Suppose that each robot
is constrained to follow a path
, which can be computed using
any ordinary motion planning technique. For robots, an
-dimensional state space called a *coordination space* is
defined that schedules the motions of the robots along their paths so
that they will not collide [746]. One important feature is
that time will only be *implicitly* represented in the
coordination space. An algorithm must compute a path in the
coordination space, from which explicit timings can be easily
extracted.

For robots, the *coordination space* is defined as the
-dimensional unit cube
. Figure 7.9
depicts an example for which . The th coordinate of
represents the domain,
, of the path . Let
denote a point in (it is also the th component of ). A
state, , indicates the configuration of every robot. For
each , the configuration
is given by
. At state
, every robot is in its
initial configuration,
, and at state
, every robot is in its goal configuration,
. Any continuous path,
, for which
and
, moves the robots to their goal configurations. The
path does not even need to be monotonic, in contrast to
prioritized planning.

One important concern has been neglected so far. What prevents us from designing as a straight-line path between the opposite corners of ? We have not yet taken into account the collisions between the robots. This forms an obstacle region that must be avoided when designing a path through . Thus, the task is to design , in which .

The definition of is very similar to (7.8) and (7.10), except that here the state-space dimension is much smaller. Each is replaced by a single parameter. The cylindrical structure, however, is still retained, as shown in Figure 7.9. Each cylinder of is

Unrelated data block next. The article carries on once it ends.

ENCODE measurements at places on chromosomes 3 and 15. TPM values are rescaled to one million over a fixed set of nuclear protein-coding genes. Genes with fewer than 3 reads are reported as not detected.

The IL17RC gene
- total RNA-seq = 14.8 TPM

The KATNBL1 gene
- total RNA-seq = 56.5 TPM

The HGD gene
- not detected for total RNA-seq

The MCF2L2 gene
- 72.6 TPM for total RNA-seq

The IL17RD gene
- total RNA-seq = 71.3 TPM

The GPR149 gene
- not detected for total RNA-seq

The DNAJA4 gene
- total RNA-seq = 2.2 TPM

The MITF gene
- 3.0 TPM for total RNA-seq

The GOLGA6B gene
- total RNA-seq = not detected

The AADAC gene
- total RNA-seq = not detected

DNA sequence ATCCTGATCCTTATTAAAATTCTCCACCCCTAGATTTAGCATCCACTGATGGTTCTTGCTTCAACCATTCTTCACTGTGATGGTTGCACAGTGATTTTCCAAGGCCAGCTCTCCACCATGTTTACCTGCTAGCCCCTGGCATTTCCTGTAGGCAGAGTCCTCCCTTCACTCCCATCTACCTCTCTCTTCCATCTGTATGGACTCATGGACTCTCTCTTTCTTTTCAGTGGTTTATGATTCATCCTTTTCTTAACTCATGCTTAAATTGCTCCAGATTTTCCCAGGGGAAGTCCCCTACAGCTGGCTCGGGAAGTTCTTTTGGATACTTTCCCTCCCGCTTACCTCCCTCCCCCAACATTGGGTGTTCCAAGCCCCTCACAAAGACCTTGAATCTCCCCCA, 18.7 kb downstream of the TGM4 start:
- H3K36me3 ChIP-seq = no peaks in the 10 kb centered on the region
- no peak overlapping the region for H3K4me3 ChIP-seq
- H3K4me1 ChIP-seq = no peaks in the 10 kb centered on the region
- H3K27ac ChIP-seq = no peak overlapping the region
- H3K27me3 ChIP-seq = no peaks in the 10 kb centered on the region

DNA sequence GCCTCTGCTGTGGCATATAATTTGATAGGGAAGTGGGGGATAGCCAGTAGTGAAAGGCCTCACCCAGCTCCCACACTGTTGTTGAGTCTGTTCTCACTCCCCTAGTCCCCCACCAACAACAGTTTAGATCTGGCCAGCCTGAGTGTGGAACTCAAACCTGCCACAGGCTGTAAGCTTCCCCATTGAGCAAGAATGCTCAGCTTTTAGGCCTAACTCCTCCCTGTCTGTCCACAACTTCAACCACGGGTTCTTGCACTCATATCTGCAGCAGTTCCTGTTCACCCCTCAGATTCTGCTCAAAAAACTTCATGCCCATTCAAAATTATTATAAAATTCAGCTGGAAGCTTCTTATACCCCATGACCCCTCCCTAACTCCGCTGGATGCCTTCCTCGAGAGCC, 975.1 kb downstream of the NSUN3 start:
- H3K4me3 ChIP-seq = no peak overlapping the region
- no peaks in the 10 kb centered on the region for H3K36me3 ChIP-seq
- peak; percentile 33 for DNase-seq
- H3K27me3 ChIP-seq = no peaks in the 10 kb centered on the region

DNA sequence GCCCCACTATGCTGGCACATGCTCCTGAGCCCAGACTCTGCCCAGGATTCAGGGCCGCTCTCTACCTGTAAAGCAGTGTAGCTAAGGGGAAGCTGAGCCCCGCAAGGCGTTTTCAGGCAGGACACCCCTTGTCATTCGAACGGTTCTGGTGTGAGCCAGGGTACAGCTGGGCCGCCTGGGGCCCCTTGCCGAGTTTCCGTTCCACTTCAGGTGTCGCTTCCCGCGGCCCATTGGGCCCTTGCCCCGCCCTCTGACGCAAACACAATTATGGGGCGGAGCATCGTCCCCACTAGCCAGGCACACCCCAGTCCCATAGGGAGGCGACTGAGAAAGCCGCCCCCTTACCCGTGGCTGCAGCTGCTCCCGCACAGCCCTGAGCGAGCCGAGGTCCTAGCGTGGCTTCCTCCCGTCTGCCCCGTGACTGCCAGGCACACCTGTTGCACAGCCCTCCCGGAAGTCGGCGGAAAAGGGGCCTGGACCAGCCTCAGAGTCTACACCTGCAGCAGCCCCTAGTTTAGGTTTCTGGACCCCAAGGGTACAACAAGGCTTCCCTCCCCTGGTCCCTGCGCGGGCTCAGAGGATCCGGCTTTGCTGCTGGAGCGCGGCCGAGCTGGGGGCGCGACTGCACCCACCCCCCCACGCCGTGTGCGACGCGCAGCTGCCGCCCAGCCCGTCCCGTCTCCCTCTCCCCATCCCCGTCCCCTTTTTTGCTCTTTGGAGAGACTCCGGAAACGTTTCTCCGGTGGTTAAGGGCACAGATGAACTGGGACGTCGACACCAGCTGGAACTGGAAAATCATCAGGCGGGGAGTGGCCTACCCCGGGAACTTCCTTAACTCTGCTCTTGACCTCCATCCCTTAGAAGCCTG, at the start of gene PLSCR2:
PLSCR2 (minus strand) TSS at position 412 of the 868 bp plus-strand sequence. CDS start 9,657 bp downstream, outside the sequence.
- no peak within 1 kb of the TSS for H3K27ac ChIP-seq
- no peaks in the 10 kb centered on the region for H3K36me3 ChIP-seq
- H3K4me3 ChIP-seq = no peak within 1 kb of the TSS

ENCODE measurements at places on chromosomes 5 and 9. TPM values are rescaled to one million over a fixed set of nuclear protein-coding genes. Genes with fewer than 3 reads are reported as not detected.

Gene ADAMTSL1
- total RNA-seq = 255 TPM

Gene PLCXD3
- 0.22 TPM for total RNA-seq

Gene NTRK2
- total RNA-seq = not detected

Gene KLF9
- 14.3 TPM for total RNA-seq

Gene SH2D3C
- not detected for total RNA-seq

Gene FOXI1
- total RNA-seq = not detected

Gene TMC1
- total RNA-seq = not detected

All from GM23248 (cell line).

which are combined to yield

Standard motion planning algorithms can be applied to the coordination space because there is no monotonicity requirement on . If 1) , 2) (two robots), 3) the obstacles and robots are polygonal, and 4) the paths, , are piecewise-linear, then is a polygonal region in . This enables the methods of Section 6.2, for a polygonal , to directly apply after the representation of is explicitly constructed. For , the multi-dimensional version of vertical cell decomposition given for in Section 6.3.3 can be applied. For general coordination problems, cylindrical algebraic decomposition or Canny's roadmap algorithm can be applied. For the problem of robots in that either translate or move along circular paths, a resolution complete planning method based on the exact determination of using special collision detection methods is given in [886].

For very challenging coordination problems, sampling-based solutions may yield practical solutions. Perhaps one of the simplest solutions is to place a grid over and adapt the classical search algorithms, as described in Section 5.4.2 [606,746]. Other possibilities include using the RDTs of Section 5.5 or, if the multiple-query framework is appropriate, then the sampling-based roadmap methods of 5.6 are suitable. Methods for validating the path segments, which were covered in Section 5.3.4, can be adapted without trouble to the case of coordination spaces.

Thus far, the particular speeds of the robots have been neglected. For explanation purposes, consider the case of . Moving vertically or horizontally in holds one robot fixed while the other moves at some maximum speed. Moving diagonally in moves both robots, and their relative speeds depend on the slope of the path. To carefully regulate these speeds, it may be necessary to reparameterize the paths by distance. In this case each axis of represents the distance traveled, instead of .

Steven M LaValle 2012-04-20